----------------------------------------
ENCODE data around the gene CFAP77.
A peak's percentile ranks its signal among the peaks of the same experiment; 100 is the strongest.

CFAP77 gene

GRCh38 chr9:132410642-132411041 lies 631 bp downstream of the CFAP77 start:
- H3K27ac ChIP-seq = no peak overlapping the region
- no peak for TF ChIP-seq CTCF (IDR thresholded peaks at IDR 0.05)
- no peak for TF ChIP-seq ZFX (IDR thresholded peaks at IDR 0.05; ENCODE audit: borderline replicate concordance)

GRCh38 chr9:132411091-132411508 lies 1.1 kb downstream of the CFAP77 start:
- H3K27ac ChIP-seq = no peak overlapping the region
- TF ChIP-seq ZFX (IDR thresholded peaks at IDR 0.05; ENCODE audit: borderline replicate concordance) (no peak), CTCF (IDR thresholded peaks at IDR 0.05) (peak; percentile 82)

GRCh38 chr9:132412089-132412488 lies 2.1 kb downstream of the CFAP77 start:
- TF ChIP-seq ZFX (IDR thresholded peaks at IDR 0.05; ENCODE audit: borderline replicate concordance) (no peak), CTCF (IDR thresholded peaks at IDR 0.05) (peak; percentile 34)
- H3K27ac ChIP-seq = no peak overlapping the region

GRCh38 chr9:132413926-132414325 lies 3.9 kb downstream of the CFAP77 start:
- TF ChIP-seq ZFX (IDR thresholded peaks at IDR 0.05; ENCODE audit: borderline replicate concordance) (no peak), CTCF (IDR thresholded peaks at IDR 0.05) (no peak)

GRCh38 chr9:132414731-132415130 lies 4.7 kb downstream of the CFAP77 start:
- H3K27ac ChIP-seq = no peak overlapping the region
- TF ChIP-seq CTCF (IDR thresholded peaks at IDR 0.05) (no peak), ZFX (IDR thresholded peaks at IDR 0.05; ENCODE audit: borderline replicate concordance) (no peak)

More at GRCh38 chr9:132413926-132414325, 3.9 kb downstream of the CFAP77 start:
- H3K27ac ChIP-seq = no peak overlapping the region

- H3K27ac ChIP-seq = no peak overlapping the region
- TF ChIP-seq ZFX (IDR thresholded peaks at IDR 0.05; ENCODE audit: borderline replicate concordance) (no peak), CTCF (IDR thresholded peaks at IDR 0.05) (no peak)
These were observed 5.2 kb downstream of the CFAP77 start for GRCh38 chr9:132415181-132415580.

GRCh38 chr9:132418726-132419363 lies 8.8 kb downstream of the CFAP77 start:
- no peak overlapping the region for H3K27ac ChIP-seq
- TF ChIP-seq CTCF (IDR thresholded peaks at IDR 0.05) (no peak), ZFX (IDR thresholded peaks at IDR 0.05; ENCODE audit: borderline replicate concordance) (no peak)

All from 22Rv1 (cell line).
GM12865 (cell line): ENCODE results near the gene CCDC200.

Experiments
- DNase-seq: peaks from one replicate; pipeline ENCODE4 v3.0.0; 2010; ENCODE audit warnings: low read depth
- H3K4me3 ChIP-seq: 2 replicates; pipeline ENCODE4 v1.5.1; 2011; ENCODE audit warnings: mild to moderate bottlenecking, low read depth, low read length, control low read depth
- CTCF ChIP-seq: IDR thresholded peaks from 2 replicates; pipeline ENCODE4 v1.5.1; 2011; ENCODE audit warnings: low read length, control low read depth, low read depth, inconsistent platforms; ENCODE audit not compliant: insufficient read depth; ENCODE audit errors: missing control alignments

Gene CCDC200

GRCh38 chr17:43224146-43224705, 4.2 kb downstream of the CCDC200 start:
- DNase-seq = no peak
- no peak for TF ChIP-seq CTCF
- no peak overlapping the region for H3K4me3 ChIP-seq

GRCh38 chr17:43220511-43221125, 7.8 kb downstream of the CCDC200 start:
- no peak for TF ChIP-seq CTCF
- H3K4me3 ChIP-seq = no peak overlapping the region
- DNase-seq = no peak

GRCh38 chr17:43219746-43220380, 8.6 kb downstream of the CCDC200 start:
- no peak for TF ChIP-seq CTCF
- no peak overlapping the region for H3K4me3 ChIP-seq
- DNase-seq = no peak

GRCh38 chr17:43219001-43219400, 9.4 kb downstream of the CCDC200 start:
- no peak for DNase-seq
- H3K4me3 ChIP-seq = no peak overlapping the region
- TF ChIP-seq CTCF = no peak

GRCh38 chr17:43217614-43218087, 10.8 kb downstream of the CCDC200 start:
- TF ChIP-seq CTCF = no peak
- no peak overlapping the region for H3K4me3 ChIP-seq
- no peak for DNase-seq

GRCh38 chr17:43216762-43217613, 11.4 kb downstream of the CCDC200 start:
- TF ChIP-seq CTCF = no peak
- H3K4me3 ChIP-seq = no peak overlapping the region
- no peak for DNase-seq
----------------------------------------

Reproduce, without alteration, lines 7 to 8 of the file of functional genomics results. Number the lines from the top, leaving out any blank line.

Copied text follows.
- no peak for TF ChIP-seq ZFX (IDR thresholded peaks at IDR 0.05; ENCODE audit: borderline replicate concordance)

GRCh38 chr9:132411091-132411508 lies 1.1 kb downstream of the CFAP77 start: